Configure a group using a "Semantic Tag Key & Value".

And the group based on the tag/value pair is ready to use.

Nesting Groups

One final feature of groups is that you can nest them (have a group that contains 1 or more other groups).

Create a group as before. This time click the check-box for "Configure subgroups".

Then you must drag the subgroups you want to include to the "Selected Group" icon.

Repeat this procedure until you have all your required groups selected.

Now click [Next], [Next] and [Finish], then check what our new group looks like.


You can see the S11-Zones group contains both S11 NGZ groups.

And by highlighting the S11-Zones group, we can see its membership and incident information for all included assets.

Summary

I hope this has given you a good understanding of groups and how they can make your use of Ops Center more productive.

Regards,

Rodney

Tuesday Nov 25, 2014

Monitoring NFS mounted file systems using EM12c

A customer recently asked me how they could monitor and alert against all the NFS mounted file systems across their datacenter. Here is a quick guide to do the same.

Read More

Friday Oct 24, 2014

Get Compliant with Oracle Java VM Database PSU OCT 2014 using EM12c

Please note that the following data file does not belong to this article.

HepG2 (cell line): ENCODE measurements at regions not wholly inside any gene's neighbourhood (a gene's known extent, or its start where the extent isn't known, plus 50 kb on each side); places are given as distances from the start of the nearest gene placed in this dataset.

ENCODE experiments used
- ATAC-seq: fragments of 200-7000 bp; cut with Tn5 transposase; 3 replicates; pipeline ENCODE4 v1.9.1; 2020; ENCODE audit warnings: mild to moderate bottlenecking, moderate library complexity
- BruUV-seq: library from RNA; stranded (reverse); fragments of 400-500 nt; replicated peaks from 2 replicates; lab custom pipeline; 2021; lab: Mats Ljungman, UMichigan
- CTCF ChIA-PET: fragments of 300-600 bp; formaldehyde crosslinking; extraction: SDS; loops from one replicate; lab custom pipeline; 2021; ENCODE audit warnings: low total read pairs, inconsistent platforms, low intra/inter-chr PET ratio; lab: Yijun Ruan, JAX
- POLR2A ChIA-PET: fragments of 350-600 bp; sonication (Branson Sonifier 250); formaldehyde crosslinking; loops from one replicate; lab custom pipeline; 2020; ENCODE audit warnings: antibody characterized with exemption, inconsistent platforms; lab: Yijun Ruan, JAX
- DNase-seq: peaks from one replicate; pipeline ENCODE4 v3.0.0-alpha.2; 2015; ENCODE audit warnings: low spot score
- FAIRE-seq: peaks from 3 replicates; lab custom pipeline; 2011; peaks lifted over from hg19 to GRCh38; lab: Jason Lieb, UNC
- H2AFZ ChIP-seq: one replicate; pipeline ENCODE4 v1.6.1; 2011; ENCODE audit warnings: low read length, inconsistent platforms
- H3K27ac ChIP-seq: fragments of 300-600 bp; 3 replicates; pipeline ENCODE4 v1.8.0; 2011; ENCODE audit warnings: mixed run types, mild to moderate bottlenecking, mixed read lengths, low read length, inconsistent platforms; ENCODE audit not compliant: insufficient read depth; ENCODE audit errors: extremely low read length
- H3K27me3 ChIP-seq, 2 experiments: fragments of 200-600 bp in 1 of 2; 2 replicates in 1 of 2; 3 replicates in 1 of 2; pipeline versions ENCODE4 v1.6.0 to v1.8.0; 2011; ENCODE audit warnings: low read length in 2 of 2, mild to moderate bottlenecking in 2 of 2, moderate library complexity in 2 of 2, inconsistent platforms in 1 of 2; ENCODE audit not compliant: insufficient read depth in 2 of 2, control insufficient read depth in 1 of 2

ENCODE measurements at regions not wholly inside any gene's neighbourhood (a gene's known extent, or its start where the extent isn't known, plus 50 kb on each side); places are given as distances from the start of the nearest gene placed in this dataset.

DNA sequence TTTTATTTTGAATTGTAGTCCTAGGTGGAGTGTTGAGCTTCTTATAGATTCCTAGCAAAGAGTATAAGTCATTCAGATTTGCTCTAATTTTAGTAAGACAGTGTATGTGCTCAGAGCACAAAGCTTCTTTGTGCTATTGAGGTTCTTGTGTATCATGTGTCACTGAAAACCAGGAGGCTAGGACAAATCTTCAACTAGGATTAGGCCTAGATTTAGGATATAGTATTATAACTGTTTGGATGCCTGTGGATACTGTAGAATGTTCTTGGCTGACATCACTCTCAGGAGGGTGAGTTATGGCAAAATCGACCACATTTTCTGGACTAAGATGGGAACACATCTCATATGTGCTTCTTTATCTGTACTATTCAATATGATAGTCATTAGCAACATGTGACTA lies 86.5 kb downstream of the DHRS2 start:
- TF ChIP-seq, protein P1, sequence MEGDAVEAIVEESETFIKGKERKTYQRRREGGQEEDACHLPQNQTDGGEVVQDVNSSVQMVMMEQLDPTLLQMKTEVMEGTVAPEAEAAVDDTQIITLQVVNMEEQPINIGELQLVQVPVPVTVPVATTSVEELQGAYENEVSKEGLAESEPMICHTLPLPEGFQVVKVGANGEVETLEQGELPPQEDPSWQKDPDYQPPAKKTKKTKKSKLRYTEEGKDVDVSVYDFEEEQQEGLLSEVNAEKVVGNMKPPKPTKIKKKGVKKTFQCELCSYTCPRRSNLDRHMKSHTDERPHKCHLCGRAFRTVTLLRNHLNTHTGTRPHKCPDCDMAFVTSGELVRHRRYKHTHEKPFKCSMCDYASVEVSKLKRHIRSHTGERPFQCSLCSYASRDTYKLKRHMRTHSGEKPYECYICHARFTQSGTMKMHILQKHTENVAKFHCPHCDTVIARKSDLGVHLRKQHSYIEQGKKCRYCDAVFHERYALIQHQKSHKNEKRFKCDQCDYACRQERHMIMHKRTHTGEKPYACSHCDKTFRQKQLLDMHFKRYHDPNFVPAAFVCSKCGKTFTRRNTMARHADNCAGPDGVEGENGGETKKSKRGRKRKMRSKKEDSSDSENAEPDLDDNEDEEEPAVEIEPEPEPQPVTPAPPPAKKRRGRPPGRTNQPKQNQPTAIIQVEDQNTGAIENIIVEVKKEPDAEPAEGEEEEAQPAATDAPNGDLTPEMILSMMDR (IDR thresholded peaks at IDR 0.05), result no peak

Check for compliance and automate patching of Oracle Database fleet using EM12c

Oracle along with its regular Quarterly Database PSU/SPU/CPU update this October 2014 released Oracle JAVA VM PSU patch, the patch is recommended to be applied to all databases in your fleet (esp. the ones that uses JAVA).  (For more information, support Note- 1929745.1 explains it in detail).
The mandate primarily is to apply the patches against the databases that use JAVAVM option. Ideally, you would need to apply it against all databases, so in case a new database is created in the ORACLE_HOME it is covered.

Oracle Enterprise Manager 12c provides support features of Compliance Management and automated Patching of databases. Using both these features you could identify the databases in your fleet that needs the patch and automate applying them.  

To get started, download the starter kit here. It contains utilities to jump start on your compliance, the kit contains a readily importable Compliance Standard and a step-by-step guide.

[Read More]

Tuesday Sep 30, 2014

Using JVM Diagnostics (JVMD) to help tune production JVMs

Contributing Author: Shiraz Kanga, Consulting Member of Technical Staff, Oracle


Tuning a production JVM involves more than merely adding more RAM to it via the -Xmx parameter. It depends upon an understanding of how your application truly behaves in a production environment. Most JVM tuning is done by developers with a simulated load in their Development or QA environment. This is unlikely to be truly representative of the production load running on production hardware with regards to proper JVM tuning.